Head & Heart: The Benefits of Omega-3 Fatty Acids

Denis1

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Sep 12, 2012
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Omega-3 fatty acids are comprised primarily of eicosapentaenoic acid (EPA) and docosahexaenoic acid (DHA), each playing a significant role in supporting your body’s two most important organs: your brain and your heart. In this article, we will cover the benefits of EPA on your heart and DHA’s impact on your brain. A Healthy Heart As obesity rates continue to rise, so too will the rates of heart disease. A key problem is that we are ingesting too much fat. Well, let me correct that. We are ingesting too much of the wrong fat and not enough of the right fat. When we have an imbalance of the fat we ingest our hearts are more at risk. Bad fats thicken blood and harden arteries. Good fats, on the other hand, have been shown to help support healthy heart function. Omega-3 Omega-3 essential fatty acids comprise a good portion of these good fats. High quantities of omega-3 can be found in cold-water fish such as salmon and sardines, and it is also available as a supplement in fish oil. A key component of omega-3 is EPA. When EPA enters the body it helps to support healthy heart function. One of its major benefits is that it helps to actually reduce the viscosity of blood, improving its flow through the circulatory system. The structure of red blood cells plays a major role in how easily blood flows throughout the circulatory system. Anything from diet pollutants can have a negative impact on blood health, but an increased intake of EPA helps to fortify red blood cell membranes, resulting in lower blood viscosity (systolic) and blood stickiness (diastolic). This Is Your Brain Your brain is the thought center of your body. As you age, however, its ability to learn and retain information decreases for a number of reasons. Brain cells get worn down over time due to oxidized stress. Oxidized stress is caused by exposure to free radicals that are brought into the body through pollution and certain things that we eat. DHA actually helps to counteract the negative effects that are caused by oxidized stress. DHA makes up 97% of the essential omega-3 fatty acids in the brain. Its purpose is to provide fluidity in the brain and assist with neurotransmission. During the aging process, however, the brain essentially uses up DHA and it is necessary to replenish these reserves. Because our bodies don’t actually produce DHA, it is necessary to consume this essential fatty acid either in the foods we eat or in supplemental form. This Is Your Brain on DHA By increasing your intake of DHA you take steps to support your brain function and mental capacities. It is very important that you replenish the DHA that is lost naturally through the aging process. When your diet includes enough DHA, your brain is able to retain its necessary fatty composition in order to keep firing on all cylinders. In addition, DHA is also a key component of the eye’s retina. Similar to the brain, the eye requires DHA to improve fluidity and to aid in the transmission of light. DHA deficiency is related to both structural and functional eye issues, but by increasing supply of DHA you can help support the eye’s overall health and functionality. Any Questions? The good news is that you can now take steps to ensure your diet has the proper amount of EPA and DHA to support lasting heart and brain function. Unless you eat a lot of fish, DHA is most commonly available in the form of fish oil supplements. If you take fish oil capsules, you’ll want to make sure they’re enteric coated so that they dissolve in the large intestine rather than in the stomach, the latter of which can cause indigestion and bloating. Unfortunately, enteric-coated fish oil capsules tend to be large and hard to swallow, especially for those recovering from cervical spine surgery and other procedures affecting the throat and stomach. The good news: there are new liquid fish oil supplement options that are naturally sweetened with such flavors as key lime, lemon meringue and orange—all of which are surprisingly delicious and devoid of any fishy taste. As you can see the benefits of omega-3 fish oil with EPA and DHA are clear for body and mind—there’s nothing fishy about it. Resources:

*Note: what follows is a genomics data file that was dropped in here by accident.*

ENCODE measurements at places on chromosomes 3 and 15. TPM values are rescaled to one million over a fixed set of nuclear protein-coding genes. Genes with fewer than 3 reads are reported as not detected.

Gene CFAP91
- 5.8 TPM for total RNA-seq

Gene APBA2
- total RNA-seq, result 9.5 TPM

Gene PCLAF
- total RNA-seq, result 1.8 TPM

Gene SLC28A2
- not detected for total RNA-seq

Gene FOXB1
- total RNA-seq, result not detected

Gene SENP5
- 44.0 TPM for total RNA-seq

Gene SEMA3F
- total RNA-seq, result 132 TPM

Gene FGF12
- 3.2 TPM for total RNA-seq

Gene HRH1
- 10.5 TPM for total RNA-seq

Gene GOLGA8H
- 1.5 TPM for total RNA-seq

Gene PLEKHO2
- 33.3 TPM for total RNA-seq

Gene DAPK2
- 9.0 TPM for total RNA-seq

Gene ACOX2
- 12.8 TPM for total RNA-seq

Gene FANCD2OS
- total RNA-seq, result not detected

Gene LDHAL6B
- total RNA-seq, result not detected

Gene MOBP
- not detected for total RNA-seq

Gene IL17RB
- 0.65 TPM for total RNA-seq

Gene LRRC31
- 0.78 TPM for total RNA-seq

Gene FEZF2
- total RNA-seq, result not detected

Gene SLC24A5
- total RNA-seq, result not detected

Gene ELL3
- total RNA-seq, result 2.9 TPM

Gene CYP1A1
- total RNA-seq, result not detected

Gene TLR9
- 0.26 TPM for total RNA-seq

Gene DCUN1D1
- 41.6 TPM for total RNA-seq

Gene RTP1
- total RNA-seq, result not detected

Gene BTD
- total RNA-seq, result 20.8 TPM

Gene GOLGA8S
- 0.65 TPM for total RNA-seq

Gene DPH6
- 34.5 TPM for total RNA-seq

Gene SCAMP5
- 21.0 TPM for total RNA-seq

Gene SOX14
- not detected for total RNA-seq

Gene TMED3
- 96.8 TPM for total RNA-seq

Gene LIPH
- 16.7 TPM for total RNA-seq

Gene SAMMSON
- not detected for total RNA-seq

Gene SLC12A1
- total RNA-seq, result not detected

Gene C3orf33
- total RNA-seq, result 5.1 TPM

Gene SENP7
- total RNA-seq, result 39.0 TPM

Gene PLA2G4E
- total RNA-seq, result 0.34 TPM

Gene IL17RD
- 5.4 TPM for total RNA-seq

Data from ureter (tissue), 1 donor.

Dr. Chad Prusmack, MD is the author of this article on omega-3. Find more information, about fish oil supplement here
 
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